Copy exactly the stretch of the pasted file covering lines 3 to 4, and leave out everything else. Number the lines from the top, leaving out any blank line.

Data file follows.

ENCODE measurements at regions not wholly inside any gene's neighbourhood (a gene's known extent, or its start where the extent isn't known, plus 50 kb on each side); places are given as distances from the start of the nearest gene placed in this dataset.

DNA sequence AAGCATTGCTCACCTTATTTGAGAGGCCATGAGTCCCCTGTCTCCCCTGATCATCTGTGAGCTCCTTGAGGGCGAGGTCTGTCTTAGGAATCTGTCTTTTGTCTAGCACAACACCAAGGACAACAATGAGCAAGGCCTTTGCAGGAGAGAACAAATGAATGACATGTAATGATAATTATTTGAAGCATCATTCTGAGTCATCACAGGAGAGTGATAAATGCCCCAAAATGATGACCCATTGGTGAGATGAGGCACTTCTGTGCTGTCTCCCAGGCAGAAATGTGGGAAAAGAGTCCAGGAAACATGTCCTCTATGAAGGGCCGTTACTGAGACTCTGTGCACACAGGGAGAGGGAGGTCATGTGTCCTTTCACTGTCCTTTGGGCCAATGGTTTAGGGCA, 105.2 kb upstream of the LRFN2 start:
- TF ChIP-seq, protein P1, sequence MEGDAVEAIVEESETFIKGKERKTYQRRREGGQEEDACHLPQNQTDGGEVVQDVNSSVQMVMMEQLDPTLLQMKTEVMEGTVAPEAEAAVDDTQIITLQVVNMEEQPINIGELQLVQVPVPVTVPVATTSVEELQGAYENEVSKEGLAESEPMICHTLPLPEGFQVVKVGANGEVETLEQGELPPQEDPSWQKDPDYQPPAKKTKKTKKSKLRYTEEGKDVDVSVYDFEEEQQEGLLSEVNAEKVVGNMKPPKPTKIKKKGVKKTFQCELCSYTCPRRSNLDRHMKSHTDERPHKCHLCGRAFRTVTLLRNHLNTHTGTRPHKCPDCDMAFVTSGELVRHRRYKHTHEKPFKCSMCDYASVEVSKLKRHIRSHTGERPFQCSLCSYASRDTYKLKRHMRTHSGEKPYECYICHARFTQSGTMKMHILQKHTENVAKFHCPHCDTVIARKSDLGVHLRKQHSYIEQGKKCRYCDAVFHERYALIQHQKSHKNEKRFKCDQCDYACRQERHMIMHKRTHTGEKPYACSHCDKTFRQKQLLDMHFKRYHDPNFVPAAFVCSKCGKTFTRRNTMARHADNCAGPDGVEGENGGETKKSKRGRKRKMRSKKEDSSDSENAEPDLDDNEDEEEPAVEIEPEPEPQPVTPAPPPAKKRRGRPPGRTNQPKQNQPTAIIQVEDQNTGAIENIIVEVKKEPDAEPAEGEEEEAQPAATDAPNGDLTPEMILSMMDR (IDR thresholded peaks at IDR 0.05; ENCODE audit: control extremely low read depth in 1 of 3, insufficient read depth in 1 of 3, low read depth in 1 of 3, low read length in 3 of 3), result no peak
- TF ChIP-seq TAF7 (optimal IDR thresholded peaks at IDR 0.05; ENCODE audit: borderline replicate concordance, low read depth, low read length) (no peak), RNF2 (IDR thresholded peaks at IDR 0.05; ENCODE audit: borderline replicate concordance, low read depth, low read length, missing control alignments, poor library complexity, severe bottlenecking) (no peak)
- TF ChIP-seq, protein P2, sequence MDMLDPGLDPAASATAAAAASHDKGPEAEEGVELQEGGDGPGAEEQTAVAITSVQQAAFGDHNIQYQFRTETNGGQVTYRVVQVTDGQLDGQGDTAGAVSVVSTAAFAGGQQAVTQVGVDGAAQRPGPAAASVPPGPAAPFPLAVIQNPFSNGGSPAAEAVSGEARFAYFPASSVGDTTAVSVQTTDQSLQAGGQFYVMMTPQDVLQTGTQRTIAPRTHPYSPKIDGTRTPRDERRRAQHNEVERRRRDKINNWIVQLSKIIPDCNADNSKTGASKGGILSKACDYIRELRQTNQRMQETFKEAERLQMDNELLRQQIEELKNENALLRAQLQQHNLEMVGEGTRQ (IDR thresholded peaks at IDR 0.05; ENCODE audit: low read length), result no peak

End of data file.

- TF ChIP-seq, protein P1, sequence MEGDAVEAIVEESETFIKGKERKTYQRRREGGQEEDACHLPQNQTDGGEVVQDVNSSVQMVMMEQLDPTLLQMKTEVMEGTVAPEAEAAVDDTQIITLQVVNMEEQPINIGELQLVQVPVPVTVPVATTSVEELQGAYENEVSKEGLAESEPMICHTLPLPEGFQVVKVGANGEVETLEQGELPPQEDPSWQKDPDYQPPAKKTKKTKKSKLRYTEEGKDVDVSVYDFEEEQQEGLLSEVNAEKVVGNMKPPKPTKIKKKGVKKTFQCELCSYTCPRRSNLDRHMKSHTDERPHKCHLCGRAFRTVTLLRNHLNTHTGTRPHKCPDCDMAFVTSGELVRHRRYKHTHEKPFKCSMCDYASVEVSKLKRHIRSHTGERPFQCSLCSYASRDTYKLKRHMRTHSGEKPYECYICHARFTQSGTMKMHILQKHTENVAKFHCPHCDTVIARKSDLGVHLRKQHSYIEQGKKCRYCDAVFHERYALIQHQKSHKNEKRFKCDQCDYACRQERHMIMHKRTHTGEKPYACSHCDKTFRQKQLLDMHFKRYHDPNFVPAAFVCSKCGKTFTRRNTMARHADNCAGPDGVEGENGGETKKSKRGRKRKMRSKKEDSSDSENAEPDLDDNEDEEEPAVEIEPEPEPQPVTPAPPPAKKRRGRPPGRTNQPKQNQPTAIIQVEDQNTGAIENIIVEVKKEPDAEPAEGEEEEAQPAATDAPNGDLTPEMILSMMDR (IDR thresholded peaks at IDR 0.05; ENCODE audit: control extremely low read depth in 1 of 3, insufficient read depth in 1 of 3, low read depth in 1 of 3, low read length in 3 of 3), result no peak
- TF ChIP-seq TAF7 (optimal IDR thresholded peaks at IDR 0.05; ENCODE audit: borderline replicate concordance, low read depth, low read length) (no peak), RNF2 (IDR thresholded peaks at IDR 0.05; ENCODE audit: borderline replicate concordance, low read depth, low read length, missing control alignments, poor library complexity, severe bottlenecking) (no peak)